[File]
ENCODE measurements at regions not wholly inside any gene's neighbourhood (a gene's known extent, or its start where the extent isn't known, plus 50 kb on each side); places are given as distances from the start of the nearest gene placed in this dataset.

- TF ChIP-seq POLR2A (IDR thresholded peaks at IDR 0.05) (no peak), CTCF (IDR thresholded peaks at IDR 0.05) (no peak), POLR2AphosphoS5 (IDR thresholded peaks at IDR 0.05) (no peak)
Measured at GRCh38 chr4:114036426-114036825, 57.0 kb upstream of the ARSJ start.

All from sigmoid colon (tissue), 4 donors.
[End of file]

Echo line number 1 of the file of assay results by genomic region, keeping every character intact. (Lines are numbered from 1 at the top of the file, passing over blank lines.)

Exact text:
ENCODE measurements at regions not wholly inside any gene's neighbourhood (a gene's known extent, or its start where the extent isn't known, plus 50 kb on each side); places are given as distances from the start of the nearest gene placed in this dataset.